The teachers conducted the classroom activities dividing the students into 5-6 small groups. Each of the groups was lead by a group leader. Instructed by the teachers, the group leaders shouldered some responsibilities in classroom teaching-learning. Checking the works of the group members (on slates or copybooks) was one of the key responsibilities of the group leaders. This practice was considered effective since it saves teachers time. This was a challenging practice indeed. Firstly, we found that the group leaders were doing mistakes in checking slates or copybooks, which was not rechecked by the teachers. Second, the group leaders with assistance from the teachers became confident and they valued themselves as better than others. This might have a psychological affect on the students and hence inequity among them. Getting opportunity, the group members might do the same job. Our observation revealed that other students were trying to shoulder the same responsibilities like the group leaders, but the teachers did not encourage them. The teachers can think how they could ensure equal opportunity to all pupils. The group leaders can be made by rotation so that each of the pupils get chance to work as leader.
High attendance rate is a unique characteristic in all types of schools under BRAC Education Programme. BRAC takes special measures to bring the students in school regularly. This is equally evident in BRAC pre-primary school programme. BRAC staff subsequently visit the pre-primary schools to ensure the students’ regular attendance. The attendance rate of pre-primary students is also high (98%). If any student remains absent from the class, the BRAC staff or teacher explores the causes behind her/his absenteeism. If possible they try to bring the absentee students to school. The process sometime raises question.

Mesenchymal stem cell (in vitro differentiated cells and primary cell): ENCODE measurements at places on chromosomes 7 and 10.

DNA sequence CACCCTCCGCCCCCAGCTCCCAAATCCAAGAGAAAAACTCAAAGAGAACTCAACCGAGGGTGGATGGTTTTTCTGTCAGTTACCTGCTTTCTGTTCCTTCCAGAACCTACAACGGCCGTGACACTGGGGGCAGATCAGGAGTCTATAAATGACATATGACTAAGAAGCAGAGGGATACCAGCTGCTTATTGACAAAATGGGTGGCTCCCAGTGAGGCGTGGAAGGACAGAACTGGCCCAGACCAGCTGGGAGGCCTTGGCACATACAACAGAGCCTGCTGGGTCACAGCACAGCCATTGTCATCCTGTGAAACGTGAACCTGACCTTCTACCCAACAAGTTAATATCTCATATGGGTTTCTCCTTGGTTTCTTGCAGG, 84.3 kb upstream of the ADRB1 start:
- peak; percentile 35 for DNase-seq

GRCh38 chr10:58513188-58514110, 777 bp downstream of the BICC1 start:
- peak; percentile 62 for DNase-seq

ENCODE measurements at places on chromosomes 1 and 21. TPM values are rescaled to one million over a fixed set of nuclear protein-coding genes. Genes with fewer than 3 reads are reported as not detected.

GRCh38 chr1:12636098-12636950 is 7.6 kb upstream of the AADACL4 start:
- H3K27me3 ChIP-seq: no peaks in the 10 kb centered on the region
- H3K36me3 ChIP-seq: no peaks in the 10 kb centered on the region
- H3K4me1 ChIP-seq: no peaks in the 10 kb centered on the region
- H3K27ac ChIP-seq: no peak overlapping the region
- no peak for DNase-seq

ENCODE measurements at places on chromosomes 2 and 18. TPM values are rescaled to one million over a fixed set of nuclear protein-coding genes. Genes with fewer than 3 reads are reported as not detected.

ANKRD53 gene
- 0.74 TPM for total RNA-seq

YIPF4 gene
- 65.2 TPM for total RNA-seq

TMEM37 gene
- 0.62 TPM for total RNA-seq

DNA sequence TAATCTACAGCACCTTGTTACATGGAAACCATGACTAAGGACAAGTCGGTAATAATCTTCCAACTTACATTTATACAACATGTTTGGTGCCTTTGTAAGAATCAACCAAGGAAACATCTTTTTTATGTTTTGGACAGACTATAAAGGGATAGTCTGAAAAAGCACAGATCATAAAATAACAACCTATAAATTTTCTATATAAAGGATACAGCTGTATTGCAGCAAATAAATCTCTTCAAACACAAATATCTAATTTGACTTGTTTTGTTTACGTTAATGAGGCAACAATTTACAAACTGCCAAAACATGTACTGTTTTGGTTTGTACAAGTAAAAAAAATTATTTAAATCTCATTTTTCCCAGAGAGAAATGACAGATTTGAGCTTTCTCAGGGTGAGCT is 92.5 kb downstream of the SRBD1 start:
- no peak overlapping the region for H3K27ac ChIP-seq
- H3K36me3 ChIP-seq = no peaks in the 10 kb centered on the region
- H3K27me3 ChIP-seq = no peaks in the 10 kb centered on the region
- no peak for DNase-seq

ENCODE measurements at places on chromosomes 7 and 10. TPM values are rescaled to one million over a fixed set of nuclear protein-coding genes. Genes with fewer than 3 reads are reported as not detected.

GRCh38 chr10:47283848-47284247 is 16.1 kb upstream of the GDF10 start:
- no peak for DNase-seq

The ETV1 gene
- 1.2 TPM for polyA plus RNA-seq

A cautious observation found that two students attended the class is spite of their sickness. A student was sleeping in the classroom and another one was about to sleep. When the teacher was asked about the sleeping boy, she tried to wake-up the boy. However, the boy couldn’t open his eyes. In answer to a question the teacher replied, “His sickness was not serious”. Moreover, she emphasized on the necessity of attending the class. “If some students remain absent from the class, they will lag behind the other students in taking lessons” – The teacher argued. From common sense, it is understood that these two pupils needed proper care, nursing and treatment at that moment. This incident implied that the teacher gave more importance to attendance of the pupils than their comfort and treatment.
In an observed school, we found a boy sleeping inside the classroom. Followings were the conversations with the teacher about the pupil.
Researcher : What happened to the boy?
Teacher : He is sick, got fever.
Researcher (with surprise) : Why did he attend the class with sickness?
Teacher : His sickness is not that serious. He is
attending the class with comfort. The teacher then tried to wake-up the boy from sleep but the boy couldn’t open his eyes.
Researcher : I think, he is seriously sick and needs rest and
care. Teacher : If I allow him to go home he would not stay at
home. He would not take rest. He would go out with his
peers to play. Researcher : It is better to call his parents and let him go
home. Teacher : We are not allowed to do so.
The teacher then asked him to wake up but the boy was in a sleepy mood. We found another boy in the same classroom who also got fever on that day but attended the class due to the demand of the teacher.
MOTIVATION OF THE PARENTS